Africa could be getting its first unicorn startup if we are to go by the rumors that are currently circulating get fulfilled. Nigerian digital payments and commerce company Interswitch will likely go public on the London Stock Exchange (LSE) in 2016, sources confirm.
The Lagos based fintech firm, majority owned by private equity group Helios Investment Partners, provides much of Nigeria’s digital finance infrastructure. Founded in 2002, Interswitch’s product platforms process the bulk of the country’s growing volume in electronic bank, government, and corporate financial transactions. In personal finance, 32 million consumers use the company’s Verve chip and PIN cards, while its Quickteller digital payment app processed $2.4 billion in transactions.
On a pending IPO, Interswitch CEO and founder Mitchell Elegbe confirmed, “a dual-listing on the London and Lagos stock exchange is an option on the table. But “It’s not the only one,” he explained, “to facilitate potential exits” by the company’s private equity investors. “We are also looking at a possible trade sale,” Elegbe said on a telephone call from Lagos.
Though Interswitch’s CEO would not confirm a 2016 IPO, two sources said the company’s listing is imminent.
“They’ve already selected the ibankers and will likely go public sometime between Q2 to Q4 at (or close to) a $1 billion dollar valuation–roughly two times revenues,” said Eghosa Omoigui, Managing Partner of EchoVC, a Silicon Valley fund investing in African startups.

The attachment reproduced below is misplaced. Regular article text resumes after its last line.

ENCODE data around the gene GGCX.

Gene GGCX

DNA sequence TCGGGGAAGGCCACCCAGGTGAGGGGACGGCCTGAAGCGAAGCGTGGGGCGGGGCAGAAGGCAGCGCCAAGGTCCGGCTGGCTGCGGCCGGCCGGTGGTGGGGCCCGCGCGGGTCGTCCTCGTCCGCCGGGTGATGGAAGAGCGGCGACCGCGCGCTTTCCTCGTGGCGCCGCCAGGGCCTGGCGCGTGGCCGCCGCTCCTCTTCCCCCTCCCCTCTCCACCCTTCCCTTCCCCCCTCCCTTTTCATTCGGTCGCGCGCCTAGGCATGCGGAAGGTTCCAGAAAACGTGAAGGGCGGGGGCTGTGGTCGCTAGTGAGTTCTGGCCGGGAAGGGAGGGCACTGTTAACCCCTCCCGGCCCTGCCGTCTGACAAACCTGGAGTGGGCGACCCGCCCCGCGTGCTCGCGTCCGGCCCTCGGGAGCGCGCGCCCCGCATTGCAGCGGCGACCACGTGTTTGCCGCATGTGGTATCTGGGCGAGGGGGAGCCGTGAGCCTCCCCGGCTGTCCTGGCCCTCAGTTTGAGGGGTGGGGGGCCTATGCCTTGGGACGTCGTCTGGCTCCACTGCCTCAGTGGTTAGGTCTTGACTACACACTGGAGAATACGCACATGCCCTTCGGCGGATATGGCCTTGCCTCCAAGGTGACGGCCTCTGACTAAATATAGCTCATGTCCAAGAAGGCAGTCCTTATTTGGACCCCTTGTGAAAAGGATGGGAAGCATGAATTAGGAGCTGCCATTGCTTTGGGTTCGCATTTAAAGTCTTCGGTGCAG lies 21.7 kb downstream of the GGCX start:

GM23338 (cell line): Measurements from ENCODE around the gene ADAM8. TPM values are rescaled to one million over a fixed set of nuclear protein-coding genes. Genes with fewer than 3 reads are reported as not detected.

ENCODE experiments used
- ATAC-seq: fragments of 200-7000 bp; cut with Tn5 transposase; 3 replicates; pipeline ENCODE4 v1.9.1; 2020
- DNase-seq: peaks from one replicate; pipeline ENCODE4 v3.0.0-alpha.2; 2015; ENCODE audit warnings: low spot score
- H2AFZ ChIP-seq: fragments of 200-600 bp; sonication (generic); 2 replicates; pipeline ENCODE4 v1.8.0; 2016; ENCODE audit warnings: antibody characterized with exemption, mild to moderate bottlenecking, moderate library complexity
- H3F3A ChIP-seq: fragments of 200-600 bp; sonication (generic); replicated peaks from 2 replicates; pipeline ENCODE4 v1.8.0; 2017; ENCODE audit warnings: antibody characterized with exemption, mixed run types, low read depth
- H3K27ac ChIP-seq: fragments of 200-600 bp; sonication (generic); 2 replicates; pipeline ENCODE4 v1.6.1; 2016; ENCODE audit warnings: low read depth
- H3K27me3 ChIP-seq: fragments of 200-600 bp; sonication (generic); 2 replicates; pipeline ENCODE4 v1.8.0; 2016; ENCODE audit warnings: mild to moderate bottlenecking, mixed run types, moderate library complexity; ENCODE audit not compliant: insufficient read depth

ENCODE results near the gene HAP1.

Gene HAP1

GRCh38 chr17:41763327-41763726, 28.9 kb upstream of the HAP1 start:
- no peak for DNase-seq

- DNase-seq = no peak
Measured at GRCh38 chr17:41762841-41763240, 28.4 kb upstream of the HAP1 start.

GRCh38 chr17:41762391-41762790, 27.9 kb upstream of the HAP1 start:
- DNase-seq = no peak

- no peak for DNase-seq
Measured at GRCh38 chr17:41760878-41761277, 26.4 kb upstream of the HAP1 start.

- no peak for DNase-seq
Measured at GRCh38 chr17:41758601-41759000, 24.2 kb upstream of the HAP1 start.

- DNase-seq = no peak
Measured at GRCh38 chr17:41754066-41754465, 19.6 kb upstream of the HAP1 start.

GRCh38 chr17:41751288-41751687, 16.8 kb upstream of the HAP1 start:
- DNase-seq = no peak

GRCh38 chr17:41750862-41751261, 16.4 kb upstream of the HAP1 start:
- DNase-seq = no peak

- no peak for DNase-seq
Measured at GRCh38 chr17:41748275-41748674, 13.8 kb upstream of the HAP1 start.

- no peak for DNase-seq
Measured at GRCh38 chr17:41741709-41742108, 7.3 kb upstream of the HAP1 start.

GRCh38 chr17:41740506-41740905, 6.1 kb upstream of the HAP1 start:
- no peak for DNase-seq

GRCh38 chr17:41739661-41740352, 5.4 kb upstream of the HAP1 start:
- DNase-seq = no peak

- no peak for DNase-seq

Any billion dollar liquidity event, whether an IPO or trade sale, would mark a milestone for African tech, which to date has produced only a handful of exits and no major public listing.
Interswitch continues to build digital finance market share in Nigeria and broader Africa. It operates in five African countries and recently launched its Verve payments product after acquiring Kenya’s Paynet. Interswitch CEO Elegbe said a possible IPO would also support the company’s plans to expand into additional African countries.
As for Interswitch possibly becoming Africa’s first tech unicorn, “It’s obviously good for the market to demonstrate African tech companies can generate that level of revenue,” said EchoVC’s Omoigui. “On the question of exits and IPOS, we’ve gone from ‘if’ to ‘when’ to potentially ‘who next?’ Minting our first fintech unicorn will make a lot of VC investors take African tech much more seriously.”